Cut in pay gap
Recent figures from the Office for National Statistics show that the gender pay gap narrowed between 2004 and 2005 to its lowest value since records began. However, given that the Equal Pay Act was introduced thirty years ago, it is hardly cause for celebration.
Today women receive 83 pence for every £1 that a man earns. In 1975, the figure was 70 pence for every £1. That means that women now earn an average of £9.82 an hour with men earning £11.31 an hour.
The largest difference was in the East Midlands and South East, where women's pay was 15.8 per cent less than men's. The smallest gap was in Northern Ireland, at 4.2 per cent.
Proper Hours Day
The TUC's "Work Your Proper Hours Day" takes place on Friday 24 February. This is when the TUC estimates that people who do unpaid overtime will stop working for free in 2006 and start to get paid.
The TUC is urging people who do unpaid overtime to take a proper lunch that day, and to arrive and leave work on time.
This should remind Britain's employers just how much they depend on the goodwill and voluntary extra work of their staff. Indeed the TUC is urging Britain's bosses to take their staff out for lunch, coffee or cocktails on "Work Your Proper Hours Day" to say thank you for their hard work and commitment.
The TUC has used the official Labour Force Survey, which measures unpaid overtime, to work out when "Work Your Proper Hours Day" will fall.
Almost one in ten employees in the UK would like to work fewer hours, even if it meant taking home less money each month, according to a study published by the TUC.
The report, "Challenging times", revealed that over three-quarters of UK employees have no element of flexibility in their employment contracts. However, more than half a million workers who asked for a shorter working week had their requests turned down.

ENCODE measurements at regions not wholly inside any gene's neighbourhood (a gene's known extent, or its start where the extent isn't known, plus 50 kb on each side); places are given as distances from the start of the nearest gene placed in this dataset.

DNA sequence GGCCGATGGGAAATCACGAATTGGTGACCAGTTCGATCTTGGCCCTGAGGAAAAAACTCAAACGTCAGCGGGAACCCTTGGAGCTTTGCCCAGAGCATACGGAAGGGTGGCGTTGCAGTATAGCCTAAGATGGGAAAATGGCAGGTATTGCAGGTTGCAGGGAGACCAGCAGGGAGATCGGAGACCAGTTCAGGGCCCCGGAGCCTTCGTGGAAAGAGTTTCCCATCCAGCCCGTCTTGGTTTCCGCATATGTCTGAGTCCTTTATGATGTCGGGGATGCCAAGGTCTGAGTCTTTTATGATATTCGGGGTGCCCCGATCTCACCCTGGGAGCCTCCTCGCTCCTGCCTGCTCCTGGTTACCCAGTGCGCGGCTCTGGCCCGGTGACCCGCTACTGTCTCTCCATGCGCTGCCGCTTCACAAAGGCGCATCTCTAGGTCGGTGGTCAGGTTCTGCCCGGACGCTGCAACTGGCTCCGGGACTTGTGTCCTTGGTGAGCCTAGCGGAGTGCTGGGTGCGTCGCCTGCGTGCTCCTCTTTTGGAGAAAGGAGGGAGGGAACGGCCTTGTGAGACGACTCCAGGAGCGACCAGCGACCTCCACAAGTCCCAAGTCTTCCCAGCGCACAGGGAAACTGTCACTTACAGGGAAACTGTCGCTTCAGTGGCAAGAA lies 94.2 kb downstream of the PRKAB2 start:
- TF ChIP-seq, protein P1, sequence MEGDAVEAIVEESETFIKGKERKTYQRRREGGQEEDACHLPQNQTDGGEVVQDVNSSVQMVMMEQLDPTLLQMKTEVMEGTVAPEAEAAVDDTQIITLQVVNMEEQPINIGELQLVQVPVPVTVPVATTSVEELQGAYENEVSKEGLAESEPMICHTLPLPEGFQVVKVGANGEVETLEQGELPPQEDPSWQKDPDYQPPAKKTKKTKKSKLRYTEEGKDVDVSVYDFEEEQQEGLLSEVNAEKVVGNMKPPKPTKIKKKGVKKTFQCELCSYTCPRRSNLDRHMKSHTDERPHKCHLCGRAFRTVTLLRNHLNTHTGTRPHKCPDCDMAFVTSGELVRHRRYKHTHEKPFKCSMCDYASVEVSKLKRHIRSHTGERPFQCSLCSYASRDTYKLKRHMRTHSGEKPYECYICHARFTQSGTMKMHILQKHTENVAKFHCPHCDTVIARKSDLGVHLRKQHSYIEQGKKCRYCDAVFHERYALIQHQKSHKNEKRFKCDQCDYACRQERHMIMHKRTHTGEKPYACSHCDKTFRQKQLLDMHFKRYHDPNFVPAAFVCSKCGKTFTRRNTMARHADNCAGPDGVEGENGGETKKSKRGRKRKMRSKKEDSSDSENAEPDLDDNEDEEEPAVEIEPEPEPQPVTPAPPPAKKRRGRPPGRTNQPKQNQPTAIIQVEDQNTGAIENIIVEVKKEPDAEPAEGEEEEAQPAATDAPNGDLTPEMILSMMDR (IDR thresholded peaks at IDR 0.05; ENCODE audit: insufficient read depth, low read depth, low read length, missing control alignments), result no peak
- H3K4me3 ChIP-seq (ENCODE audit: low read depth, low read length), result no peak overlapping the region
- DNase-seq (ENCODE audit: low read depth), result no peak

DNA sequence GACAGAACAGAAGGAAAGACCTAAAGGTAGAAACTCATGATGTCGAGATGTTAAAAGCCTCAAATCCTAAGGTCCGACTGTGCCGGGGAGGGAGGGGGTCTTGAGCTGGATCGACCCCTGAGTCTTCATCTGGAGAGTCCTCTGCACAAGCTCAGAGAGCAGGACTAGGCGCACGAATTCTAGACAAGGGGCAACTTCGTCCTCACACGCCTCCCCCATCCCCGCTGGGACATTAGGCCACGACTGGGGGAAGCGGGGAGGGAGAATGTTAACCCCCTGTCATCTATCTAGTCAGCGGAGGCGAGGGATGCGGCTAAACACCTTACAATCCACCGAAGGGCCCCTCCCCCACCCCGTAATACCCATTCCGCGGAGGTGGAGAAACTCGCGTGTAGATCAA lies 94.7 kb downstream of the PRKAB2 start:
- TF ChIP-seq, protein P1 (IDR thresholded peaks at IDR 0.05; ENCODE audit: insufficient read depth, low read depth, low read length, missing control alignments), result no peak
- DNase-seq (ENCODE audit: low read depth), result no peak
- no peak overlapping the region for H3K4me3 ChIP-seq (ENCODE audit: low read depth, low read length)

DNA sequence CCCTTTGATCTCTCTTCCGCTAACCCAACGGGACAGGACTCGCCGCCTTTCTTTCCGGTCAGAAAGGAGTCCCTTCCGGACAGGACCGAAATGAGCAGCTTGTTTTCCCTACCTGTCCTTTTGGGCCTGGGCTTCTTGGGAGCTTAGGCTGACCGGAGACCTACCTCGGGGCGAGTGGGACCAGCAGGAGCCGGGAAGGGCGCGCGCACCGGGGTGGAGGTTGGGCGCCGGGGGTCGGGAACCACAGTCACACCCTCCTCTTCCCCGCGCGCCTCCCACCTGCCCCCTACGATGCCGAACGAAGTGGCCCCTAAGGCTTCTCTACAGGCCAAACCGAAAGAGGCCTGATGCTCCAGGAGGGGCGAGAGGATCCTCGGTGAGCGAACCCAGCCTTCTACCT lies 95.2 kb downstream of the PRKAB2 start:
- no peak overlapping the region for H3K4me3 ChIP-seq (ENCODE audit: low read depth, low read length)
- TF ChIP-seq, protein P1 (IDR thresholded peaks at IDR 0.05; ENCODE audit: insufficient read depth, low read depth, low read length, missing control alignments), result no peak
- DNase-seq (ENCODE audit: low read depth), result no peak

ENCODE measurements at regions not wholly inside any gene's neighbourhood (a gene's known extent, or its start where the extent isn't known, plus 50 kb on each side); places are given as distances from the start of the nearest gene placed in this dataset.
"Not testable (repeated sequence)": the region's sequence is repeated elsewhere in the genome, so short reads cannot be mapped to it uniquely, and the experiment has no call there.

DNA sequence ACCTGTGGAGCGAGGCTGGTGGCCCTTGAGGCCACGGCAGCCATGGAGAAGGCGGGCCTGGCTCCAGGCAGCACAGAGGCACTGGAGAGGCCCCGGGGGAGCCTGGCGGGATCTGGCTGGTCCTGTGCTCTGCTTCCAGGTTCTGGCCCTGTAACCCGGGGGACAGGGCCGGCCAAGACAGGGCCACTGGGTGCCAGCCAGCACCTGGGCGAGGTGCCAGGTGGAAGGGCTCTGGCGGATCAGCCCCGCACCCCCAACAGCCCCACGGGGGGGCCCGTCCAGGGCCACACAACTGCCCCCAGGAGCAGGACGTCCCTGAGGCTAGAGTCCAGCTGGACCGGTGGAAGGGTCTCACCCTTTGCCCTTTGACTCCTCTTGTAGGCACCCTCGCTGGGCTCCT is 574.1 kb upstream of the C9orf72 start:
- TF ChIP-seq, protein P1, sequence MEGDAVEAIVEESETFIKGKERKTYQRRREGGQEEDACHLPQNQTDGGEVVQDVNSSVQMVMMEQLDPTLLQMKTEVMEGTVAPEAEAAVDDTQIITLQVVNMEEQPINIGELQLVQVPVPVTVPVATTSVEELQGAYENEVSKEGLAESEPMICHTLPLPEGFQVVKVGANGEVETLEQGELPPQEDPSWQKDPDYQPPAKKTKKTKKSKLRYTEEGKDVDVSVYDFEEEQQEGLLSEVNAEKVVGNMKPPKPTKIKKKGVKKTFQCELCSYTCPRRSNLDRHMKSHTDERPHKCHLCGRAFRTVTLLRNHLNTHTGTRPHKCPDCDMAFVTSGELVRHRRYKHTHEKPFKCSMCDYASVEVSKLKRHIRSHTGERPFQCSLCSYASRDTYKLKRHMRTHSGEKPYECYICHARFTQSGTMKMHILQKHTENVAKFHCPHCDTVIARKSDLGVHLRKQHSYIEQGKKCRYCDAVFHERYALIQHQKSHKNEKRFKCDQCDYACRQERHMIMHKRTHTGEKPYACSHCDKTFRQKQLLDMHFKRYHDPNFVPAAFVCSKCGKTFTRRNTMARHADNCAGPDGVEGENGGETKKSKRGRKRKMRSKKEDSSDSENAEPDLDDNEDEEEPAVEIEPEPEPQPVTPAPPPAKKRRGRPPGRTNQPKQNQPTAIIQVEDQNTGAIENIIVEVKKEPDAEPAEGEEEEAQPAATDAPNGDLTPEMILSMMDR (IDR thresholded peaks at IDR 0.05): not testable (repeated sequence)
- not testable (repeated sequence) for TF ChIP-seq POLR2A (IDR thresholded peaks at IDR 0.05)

The report also says that union members are nearly twice as likely to work flexibly, compared to employees from non-unionised workplaces.
And although there are now 150,000 more people (many of whom are men) working flexitime, the total is still only a little over one in ten of all UK employees.
What women really want
Minister for Women Tessa Jowell has launched a nationwide debate to find out what matters most to women.
Over the next five months, at a series of events called Today's Woman - Your Say in the Future, women will be asked what they think about the challenges facing the country and what they want from Government policy.
The first event was held in Birmingham at the end of November. Future debates are being held in Liverpool, Bristol, Sheffield and Newcastle with a final event in London in April.
Protection for gays and lesbians
Hotels, pubs and restaurants will soon be banned from discriminating against lesbian, gay and bisexual people, according to the Government.
Amendments to the Equality Bill will enable regulations to be made to prohibit discrimination on grounds of sexual orientation in the provision of goods, facilities and services.
This builds on the legislation introduced in December 2003, outlawing discrimination against lesbian, gay and bisexual people at work. The Government also introduced civil partnerships in December 2005.
The Equality Bill would also:
- establish the new Commission for Equality and Human Rights
- make it unlawful to discriminate on the grounds of religion or belief in the provision of goods and services
- create a duty on public authorities to promote equality of opportunity between men and women (the gender duty).
The Government has said that it will consult on the scope of the regulations.